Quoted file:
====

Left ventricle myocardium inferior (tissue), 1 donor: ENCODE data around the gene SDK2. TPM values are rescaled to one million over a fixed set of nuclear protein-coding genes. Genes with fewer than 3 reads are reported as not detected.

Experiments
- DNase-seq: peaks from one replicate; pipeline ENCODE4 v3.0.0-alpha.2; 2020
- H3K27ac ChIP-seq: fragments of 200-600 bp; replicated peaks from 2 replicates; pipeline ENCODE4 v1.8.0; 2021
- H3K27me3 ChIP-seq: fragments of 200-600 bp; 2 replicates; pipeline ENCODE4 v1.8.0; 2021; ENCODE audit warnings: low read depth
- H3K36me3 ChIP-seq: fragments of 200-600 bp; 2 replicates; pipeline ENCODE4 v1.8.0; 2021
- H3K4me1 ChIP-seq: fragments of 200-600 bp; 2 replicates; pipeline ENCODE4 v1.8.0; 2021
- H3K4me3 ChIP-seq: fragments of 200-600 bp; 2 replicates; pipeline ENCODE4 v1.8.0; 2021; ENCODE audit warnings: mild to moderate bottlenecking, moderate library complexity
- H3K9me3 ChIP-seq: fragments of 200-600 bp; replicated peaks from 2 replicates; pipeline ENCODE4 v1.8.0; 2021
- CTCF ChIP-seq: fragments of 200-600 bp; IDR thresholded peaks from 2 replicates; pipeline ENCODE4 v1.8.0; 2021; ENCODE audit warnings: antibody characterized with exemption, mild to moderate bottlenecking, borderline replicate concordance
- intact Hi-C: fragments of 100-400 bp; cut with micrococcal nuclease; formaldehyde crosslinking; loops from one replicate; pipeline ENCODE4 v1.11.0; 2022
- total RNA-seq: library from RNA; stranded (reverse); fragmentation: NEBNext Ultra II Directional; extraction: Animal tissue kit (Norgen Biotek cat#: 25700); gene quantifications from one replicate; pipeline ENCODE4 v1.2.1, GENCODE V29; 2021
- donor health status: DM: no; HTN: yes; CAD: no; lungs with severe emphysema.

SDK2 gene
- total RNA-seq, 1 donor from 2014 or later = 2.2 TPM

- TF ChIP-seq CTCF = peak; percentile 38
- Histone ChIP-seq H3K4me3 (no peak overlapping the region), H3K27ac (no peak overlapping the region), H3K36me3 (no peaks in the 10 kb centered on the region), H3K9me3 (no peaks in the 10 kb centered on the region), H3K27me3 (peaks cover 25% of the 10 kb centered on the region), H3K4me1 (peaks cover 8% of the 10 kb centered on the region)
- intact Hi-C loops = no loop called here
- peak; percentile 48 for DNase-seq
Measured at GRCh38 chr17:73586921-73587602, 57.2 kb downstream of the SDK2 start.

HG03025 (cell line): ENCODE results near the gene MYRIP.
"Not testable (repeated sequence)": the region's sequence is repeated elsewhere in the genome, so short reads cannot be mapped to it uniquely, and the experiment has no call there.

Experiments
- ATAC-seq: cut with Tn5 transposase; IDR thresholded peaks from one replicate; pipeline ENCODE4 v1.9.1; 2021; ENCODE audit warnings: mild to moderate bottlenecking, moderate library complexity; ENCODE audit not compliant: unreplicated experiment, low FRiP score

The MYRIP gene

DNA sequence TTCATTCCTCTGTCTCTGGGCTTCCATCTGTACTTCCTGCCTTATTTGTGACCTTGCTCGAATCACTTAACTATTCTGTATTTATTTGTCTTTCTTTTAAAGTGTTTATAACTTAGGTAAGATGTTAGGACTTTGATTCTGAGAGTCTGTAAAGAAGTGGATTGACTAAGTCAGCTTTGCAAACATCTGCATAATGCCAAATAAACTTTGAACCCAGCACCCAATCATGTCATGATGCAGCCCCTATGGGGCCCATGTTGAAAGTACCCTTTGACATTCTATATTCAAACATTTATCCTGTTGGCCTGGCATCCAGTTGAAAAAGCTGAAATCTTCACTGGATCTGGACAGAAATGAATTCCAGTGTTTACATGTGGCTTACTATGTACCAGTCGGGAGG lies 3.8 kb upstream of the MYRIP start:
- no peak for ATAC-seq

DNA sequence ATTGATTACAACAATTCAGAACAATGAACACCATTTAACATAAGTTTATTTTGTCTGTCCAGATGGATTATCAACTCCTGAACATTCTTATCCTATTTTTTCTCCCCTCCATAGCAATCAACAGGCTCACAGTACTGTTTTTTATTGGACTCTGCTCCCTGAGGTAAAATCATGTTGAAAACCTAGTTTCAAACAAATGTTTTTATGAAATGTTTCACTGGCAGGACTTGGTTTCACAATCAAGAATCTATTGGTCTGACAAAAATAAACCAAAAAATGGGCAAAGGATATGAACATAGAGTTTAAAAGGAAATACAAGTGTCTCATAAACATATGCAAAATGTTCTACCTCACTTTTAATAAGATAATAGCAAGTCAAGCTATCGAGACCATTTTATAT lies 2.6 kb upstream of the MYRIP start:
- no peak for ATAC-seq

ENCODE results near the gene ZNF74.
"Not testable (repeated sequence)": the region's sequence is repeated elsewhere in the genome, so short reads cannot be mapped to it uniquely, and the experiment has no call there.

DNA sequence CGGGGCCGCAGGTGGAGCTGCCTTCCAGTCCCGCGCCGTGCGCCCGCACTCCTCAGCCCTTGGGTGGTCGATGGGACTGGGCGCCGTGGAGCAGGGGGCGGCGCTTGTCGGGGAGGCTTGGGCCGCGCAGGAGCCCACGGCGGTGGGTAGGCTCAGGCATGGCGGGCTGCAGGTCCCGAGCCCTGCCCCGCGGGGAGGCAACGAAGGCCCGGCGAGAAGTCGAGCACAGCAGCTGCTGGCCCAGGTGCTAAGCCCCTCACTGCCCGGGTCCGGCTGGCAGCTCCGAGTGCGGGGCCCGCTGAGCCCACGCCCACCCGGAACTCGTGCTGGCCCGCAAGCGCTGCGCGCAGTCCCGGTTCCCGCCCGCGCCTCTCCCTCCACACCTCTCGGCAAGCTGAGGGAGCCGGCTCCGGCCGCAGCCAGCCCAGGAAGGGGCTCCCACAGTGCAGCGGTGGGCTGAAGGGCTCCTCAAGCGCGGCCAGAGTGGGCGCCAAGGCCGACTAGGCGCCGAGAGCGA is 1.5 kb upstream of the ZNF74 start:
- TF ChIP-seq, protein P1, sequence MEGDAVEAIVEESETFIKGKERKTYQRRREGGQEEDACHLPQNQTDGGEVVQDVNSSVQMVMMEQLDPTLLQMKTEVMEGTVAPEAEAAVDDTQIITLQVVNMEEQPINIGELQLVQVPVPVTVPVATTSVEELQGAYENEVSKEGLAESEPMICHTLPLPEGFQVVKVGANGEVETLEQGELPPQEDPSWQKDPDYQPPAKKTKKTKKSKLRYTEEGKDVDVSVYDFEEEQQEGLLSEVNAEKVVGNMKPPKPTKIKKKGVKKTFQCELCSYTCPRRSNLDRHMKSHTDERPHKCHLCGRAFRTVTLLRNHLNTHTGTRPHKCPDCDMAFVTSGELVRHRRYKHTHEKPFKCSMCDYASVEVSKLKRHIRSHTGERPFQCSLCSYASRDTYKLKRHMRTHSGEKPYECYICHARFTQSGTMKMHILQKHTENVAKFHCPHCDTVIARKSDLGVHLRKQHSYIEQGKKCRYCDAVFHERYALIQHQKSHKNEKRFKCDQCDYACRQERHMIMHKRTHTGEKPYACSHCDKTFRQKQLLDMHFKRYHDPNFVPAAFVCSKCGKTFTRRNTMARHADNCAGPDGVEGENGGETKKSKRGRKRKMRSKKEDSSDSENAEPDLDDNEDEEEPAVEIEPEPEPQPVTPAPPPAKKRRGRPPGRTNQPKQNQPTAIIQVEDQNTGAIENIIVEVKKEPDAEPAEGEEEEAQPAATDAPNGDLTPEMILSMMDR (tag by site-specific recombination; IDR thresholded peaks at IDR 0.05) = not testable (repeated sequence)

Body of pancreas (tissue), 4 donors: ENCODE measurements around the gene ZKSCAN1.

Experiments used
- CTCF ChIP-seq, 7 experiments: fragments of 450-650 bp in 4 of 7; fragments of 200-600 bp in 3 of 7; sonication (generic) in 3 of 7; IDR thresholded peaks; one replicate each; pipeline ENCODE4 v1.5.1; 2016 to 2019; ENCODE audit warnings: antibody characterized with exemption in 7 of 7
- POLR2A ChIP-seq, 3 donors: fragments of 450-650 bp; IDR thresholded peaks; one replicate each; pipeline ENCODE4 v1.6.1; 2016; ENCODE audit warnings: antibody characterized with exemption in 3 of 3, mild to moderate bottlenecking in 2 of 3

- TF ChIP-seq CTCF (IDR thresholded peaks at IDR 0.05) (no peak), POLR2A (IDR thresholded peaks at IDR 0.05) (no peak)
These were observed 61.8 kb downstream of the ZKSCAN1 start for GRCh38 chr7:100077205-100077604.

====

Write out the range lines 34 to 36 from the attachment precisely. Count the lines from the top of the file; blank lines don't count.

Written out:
Body of pancreas (tissue), 4 donors: ENCODE measurements around the gene ZKSCAN1.

Experiments used
- CTCF ChIP-seq, 7 experiments: fragments of 450-650 bp in 4 of 7; fragments of 200-600 bp in 3 of 7; sonication (generic) in 3 of 7; IDR thresholded peaks; one replicate each; pipeline ENCODE4 v1.5.1; 2016 to 2019; ENCODE audit warnings: antibody characterized with exemption in 7 of 7